Tuesday, April 19, 2016

It just works better that way

Today, I was walking in the fields.

Oreo, my black lab, joined me as I rambled along in dialogue with the Lord. She doesn't mind a bit of benign neglect as I amble along, as it gives her free rein (literally, no lead, no rein on her) to wander the fields.

As I climbed over the stile into the field, I spotted a stick, the perfect size for fetch. I didn't come out here to play, I came to pray. And yet, perhaps the Lord wouldn't mind a bit of both. I do a quick spot check, trying the idea on Him, and as I feel no divine objection. I snatch the stick from the ground, waving it around to catch Oreo's attention.

At first, she seems surprised. She was already exploring the myriad smells in the grass. Somewhat reluctantly she leaves her occupation and trots over to me.

I throw the stick for her. She runs after it for a few steps and then is almost immediately distracted by what must be an enticing smell for her, as she veers off to her right, leaving the stick neglected and alone on the damp grass.

I walk over and pick up the stick. Hey. Come here. Look. You love this. Are you ready? Are you ready?! As I rile her up, I believe I see a flicker of remembrance behind those eyes. I throw it again. This time she is off like a rocket she grabs the stick and joyfully returns it to my feet. Dancing around, occasionally lunging toward the stick playfully, as if to urge me to throw it again before she grabs it, carrying it away herself.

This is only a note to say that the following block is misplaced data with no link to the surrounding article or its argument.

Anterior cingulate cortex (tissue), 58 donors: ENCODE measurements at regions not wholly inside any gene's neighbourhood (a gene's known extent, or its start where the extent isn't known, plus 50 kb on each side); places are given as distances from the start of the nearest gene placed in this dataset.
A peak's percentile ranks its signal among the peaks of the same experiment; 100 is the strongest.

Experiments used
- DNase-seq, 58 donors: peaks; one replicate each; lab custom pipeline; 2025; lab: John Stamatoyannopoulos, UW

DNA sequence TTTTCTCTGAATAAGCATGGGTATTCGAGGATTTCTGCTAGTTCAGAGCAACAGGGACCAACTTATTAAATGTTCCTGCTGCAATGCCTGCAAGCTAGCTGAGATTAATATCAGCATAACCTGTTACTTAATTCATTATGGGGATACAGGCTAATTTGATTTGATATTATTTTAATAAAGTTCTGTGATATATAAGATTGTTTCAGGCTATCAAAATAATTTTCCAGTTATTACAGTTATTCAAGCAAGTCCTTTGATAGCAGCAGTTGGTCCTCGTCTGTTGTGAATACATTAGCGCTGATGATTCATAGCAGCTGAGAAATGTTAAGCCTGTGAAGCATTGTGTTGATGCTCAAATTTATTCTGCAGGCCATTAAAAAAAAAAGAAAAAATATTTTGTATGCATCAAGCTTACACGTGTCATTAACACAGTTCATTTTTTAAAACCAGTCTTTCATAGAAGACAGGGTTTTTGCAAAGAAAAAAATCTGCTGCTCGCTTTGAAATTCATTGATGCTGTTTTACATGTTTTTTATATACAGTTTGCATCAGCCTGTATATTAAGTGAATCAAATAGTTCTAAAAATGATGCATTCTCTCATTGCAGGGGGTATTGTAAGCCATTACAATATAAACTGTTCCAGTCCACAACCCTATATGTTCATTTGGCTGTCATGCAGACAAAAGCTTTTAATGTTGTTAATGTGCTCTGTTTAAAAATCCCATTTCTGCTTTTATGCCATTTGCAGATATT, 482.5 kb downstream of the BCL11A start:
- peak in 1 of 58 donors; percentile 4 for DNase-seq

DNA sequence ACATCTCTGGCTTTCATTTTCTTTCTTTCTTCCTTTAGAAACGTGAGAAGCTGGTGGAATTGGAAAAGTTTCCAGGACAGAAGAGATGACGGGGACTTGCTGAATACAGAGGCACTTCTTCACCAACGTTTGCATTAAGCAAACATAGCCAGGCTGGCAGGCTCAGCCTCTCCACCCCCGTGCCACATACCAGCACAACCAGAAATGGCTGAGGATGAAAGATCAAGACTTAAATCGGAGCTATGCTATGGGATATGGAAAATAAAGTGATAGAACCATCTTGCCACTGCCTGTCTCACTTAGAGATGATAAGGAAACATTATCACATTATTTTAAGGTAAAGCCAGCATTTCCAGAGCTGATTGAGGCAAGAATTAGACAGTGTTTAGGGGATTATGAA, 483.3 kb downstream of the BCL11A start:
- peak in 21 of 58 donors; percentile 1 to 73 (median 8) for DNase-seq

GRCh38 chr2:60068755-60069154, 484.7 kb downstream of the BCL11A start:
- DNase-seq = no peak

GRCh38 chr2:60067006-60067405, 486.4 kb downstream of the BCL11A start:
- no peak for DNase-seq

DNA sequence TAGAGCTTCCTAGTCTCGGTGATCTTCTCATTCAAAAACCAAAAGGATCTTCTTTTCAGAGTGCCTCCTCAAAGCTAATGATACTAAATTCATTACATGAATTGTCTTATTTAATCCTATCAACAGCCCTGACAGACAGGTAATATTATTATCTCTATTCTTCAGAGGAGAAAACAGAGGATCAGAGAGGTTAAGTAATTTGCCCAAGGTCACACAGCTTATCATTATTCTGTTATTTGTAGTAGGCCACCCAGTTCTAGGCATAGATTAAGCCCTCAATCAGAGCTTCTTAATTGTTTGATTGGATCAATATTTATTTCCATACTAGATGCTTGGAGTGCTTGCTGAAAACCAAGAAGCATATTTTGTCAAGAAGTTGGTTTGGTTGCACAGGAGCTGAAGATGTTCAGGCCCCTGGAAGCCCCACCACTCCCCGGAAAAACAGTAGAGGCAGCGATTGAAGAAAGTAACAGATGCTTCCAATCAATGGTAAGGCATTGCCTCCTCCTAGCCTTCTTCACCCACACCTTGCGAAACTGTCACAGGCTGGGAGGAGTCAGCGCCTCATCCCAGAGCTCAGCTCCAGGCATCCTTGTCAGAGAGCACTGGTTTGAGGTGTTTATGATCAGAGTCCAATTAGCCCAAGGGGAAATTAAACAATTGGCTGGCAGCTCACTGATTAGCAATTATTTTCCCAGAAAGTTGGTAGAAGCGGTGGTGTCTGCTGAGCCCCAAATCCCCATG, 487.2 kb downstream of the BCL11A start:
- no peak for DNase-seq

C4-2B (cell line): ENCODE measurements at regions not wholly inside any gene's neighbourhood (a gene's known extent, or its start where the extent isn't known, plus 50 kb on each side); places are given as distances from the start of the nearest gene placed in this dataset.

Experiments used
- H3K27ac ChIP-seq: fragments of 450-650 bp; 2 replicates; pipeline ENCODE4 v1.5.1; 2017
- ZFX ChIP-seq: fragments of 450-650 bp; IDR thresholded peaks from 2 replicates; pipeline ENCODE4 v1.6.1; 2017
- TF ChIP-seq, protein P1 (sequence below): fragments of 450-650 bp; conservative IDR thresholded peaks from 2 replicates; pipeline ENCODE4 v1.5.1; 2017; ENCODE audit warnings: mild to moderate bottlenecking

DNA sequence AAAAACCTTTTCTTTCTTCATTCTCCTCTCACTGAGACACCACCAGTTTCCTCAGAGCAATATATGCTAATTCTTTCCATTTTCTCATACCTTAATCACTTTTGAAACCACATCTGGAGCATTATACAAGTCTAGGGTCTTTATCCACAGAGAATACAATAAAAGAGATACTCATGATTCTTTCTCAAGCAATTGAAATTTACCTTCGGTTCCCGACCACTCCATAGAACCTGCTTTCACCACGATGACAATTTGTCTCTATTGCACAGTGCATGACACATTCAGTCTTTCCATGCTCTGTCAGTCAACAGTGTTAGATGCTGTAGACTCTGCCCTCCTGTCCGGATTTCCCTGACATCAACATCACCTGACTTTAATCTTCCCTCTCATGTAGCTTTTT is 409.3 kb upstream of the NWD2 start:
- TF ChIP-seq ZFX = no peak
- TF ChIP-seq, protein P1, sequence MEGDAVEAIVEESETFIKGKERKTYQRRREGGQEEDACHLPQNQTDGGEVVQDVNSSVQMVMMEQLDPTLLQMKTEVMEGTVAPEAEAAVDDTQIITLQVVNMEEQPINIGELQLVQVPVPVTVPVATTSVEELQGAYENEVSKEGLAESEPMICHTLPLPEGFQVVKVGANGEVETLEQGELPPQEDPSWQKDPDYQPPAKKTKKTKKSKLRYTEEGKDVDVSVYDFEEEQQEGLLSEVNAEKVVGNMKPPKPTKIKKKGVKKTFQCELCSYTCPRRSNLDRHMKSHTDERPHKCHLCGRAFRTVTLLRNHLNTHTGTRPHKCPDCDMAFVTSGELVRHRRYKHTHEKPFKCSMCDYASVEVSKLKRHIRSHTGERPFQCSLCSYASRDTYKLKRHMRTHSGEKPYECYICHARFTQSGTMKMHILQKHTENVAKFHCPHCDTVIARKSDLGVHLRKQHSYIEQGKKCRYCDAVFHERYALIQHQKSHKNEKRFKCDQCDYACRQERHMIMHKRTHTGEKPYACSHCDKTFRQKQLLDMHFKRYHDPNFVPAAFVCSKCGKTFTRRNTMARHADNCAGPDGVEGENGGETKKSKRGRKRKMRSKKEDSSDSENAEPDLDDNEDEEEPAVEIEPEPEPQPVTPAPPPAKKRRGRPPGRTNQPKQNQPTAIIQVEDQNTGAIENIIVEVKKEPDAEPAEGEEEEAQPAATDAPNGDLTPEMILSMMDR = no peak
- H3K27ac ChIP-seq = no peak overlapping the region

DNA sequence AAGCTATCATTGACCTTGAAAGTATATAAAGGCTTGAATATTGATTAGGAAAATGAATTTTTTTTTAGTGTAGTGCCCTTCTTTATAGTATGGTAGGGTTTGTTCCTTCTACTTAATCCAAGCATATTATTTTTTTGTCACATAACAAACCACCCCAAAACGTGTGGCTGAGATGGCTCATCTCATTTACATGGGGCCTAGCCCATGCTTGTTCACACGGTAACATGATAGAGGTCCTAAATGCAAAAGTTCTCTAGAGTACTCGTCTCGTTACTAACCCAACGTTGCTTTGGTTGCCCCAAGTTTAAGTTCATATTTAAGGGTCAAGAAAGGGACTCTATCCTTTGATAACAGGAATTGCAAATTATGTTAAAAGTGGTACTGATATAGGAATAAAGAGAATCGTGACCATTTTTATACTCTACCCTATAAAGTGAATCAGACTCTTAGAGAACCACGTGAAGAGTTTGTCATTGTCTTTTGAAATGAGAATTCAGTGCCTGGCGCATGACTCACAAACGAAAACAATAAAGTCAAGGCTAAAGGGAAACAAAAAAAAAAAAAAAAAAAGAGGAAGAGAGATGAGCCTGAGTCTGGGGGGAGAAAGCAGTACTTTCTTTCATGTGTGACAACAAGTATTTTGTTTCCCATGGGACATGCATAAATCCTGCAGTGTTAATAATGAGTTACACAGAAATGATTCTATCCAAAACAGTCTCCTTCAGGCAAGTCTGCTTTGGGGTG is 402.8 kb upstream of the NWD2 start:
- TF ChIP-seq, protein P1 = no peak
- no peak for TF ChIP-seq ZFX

I can she she is now fully engaged and she loves it! I throw it a few more times, and she chases it down and brings it right back. Then, a funny thing happens. I pull my arm back to throw it, and she darts off full speed, but in the wrong direction. She wrongly anticipated where it was headed. As it lands off to my right, she is off to my left. She completely misses it and runs franctically back and forth trying to find it.

I mutter to myself as I stomp off to retrieve the stick. I pick it up and call her. She runs over to me again, dancing around and waiting for me to throw it.

I pull my arm back and she's off, but, again, in the wrong direction. But this time, I'm watching more carefully and I don't throw it immediately. I wait for her to turn her head back toward me, and then I release it in the opposite direction. She pivots like a cheetah and scampers back across the field and full speed toward where the stick is headed. The stick is on the ground for mere moments before she scoops it up on the run and brings it back again.